Political and business leaders have welcomed German officials for a visit they hope will help to renew West Norfolk’s historic overseas trade links.
Members of the Hanseatic League arrived in Lynn on Wednesday for talks with borough council chiefs and traders’ representatives over ways in which the league’s historic ties can help to generate economic growth now.
West Norfolk Council officers believe it is the first visit of its kind by a modern league member to specifically promote trade alliances.
And the council’s leader, Nick Daubney, hopes the area will be able to cash in on the development.
He said: “King’s Lynn has been built on the historic power of the Hanseatic League, but it’s not just an important part of our heritage.
“I believe that with 182 member cities, spread across 16 countries, comprising a market of approximately 25 million people and two million businesses, it offers real opportunities for modern trade.
“I’m keen to explore how it can help West Norfolk to prosper in the future.”
Mr Daubney has also been invited to attend a four-day gathering of league member towns and cities, known as the International Hansetag, in Herford, Germany this summer. The event will include a two-day trade conference.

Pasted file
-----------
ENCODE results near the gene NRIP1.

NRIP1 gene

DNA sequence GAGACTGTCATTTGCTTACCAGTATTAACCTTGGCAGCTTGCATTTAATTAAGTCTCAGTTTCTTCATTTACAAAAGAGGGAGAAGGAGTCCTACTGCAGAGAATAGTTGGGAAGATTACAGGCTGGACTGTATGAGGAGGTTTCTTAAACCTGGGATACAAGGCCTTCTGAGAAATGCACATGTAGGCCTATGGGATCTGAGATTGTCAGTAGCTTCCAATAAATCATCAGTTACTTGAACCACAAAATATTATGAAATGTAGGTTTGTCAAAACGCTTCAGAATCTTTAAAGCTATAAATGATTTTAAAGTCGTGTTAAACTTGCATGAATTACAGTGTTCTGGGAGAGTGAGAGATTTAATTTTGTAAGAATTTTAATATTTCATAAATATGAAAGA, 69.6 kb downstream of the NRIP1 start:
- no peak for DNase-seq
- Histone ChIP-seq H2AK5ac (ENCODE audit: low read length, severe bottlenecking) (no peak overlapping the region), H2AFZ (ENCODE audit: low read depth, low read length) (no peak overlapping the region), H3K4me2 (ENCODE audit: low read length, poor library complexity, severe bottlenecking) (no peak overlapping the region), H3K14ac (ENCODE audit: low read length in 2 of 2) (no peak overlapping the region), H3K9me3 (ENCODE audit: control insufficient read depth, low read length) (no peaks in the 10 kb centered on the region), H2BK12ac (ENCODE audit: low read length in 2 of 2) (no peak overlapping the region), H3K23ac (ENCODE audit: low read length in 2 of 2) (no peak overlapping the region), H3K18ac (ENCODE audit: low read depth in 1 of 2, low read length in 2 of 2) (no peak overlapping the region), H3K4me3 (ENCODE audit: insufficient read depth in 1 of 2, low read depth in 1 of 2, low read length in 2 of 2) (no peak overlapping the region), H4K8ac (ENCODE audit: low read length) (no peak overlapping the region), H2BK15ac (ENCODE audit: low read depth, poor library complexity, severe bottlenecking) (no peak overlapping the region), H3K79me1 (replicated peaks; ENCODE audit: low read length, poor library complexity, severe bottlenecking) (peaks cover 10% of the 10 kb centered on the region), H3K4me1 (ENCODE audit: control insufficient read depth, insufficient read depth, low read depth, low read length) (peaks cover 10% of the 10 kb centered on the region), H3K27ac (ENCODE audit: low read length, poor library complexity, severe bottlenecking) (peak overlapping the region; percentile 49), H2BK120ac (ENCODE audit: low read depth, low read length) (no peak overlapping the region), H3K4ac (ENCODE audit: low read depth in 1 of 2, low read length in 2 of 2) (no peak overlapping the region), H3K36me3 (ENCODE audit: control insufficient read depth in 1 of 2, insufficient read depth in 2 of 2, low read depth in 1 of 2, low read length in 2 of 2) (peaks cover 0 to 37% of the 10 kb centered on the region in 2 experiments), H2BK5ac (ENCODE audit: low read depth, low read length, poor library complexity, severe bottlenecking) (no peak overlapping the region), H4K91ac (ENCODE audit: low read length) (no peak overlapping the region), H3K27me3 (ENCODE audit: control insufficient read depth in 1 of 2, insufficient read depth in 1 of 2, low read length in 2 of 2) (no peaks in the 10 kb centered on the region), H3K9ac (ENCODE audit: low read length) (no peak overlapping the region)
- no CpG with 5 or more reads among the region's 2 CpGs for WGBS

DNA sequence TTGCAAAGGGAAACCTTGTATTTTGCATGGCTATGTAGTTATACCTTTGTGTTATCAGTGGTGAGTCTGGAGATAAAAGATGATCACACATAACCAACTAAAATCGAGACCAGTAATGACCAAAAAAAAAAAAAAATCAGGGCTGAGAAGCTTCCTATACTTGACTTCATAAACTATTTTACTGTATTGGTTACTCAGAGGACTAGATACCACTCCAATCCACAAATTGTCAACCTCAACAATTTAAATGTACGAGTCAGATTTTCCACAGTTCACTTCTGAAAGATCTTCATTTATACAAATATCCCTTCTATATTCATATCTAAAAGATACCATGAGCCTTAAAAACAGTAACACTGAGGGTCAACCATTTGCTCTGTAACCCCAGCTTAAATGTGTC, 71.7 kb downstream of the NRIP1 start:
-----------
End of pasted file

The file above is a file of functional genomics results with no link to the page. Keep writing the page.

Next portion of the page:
Manfred Schürkamp, the Westphalian Hanseatic League’s manager, and Marion Kohn, the economic development manager for Herford City Council and project manager for the conference in June, met Mr Daubney and borough mayor Geoffrey Wareham at the town hall on Wednesday afternoon.
They then joined council chief executive Ray Harding to meet representatives of major companies operating in the area.
Yesterday, further discussions were held at Lynn’s Bishop’s Lynn House with officials including West Norfolk Chamber of Commerce president Heather Garrod and Pat Smith, of the UK Trade and Investment Partnership.
And Mr Daubney said he was “very excited” by the potential of the renewed link, which he believes may have come at the right time to overcome the continuing economic difficulties.
“I think we have all felt for some time that our membership of the Hanseatic League could be used to much bigger advantage.”
He added that the link would also enable companies to share innovative working practices, as well as generating additional sales in potential new markets.
As a historic League member during the Middle Ages, Lynn was considered to be one of England’s most important ports.
Dodging the numerous pirates that plagued the seas at the time, timber, furs, flax and honey were imported into England while cloth went in the other direction.
There are still two Hanseatic warehouses in the town, which are the only two League buildings left in the country.